A little Owl at each Olive Tree



A little owl on each olive tree is the project that Brinzal is developing in the valley of Tajuña (Madrid) since 2012, in collaboration with the Biodiversity Foundation, the Ministry of Agriculture, Food and Environment. In 2013, we continued working with the main objective to contribute to improving the state of the Iberian populations of European little owl (Athene noctua), which declined by 40% over the last 15 years.

The main cause of the alarming decline is the change in agricultural land use, so it is essential to involve in the project owners or users of appropriate lands for the little owl.

It also seeks to promote application in the future and elsewhere in these actions, as well as testing positive effect that can be exercised on the populations of this species through them. It also seeks to build on local people an environment favorable to the species and generally towards the adoption of such management measures.


    In agreement with the owners and farmers we are improving the habitat to suit the needs of the Little owl, following similar formulas to those used in land stewardship projects.
    For a successful management, the farmer should not see undermined their profits, but even desirable that such management increases the extracted ground rent, increase its value or decrease maintenance costs.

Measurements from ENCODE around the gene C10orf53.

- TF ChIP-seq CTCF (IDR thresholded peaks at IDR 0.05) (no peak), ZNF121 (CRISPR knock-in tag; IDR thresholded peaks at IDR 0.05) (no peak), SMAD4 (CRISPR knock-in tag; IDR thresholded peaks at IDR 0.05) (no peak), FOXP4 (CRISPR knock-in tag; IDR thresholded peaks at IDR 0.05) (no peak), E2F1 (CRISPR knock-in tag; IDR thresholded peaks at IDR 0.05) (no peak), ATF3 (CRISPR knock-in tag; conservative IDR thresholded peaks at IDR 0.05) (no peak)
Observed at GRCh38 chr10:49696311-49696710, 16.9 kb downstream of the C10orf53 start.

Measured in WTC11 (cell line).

Once farmers join the project, we assess their fields to narrow the possible actions to be taken, which must never entail any cost to them. Depending on the type of crop, the extension of the plots and the possibilities to give us the owners, these actions have been:

    Creating or maintaining natural vegetation, whether boundaries, islands of vegetation or uncultivated plots. These areas cultivated not produce most of invertebrates forming Little owl diet.

    Promote, where possible, alternation and variety of uses in the plots.

    Placement of nest boxes for the species.

    Planting trees in some of the treatment area, namely almond (Prunus dulcis), in order to guarantee the existence of nesting sites in the long term. These trees also have the peculiarity that are well received by farmers for their produce, and favor little owls and many other species.

    Installation of wooden stakes, so the little owls can use them as innkeepers or perches to hunt in places where there are no structures available for this use (fences, posts, olives, etc.).

    Construction and restoration of majanos -accumulation heaps of stones from the lands of Labor- with inner cavities, so that they can be used not only as watchmen hunting, but also as nesting sites.

    Promoting the maintenance of natural vegetation and for as long as possible on the floor of olive groves, advising decreased plowing or maintenance of stands of vegetation cover around each tree foot. Thus the presence of reservoirs for the little owl is aimed to avoid the use of chemicals (herbicides, nitrates …)

    Promotion of stacking and neglect pruning as a refuge for many wild invertebrates, and other small vertebrates.

    The evaluation of the degree of success in terms of presence of bittern obtained through habitat management will be held comparing the figures obtained by census in managed areas with adjacent areas with similar characteristics but without improvement actions.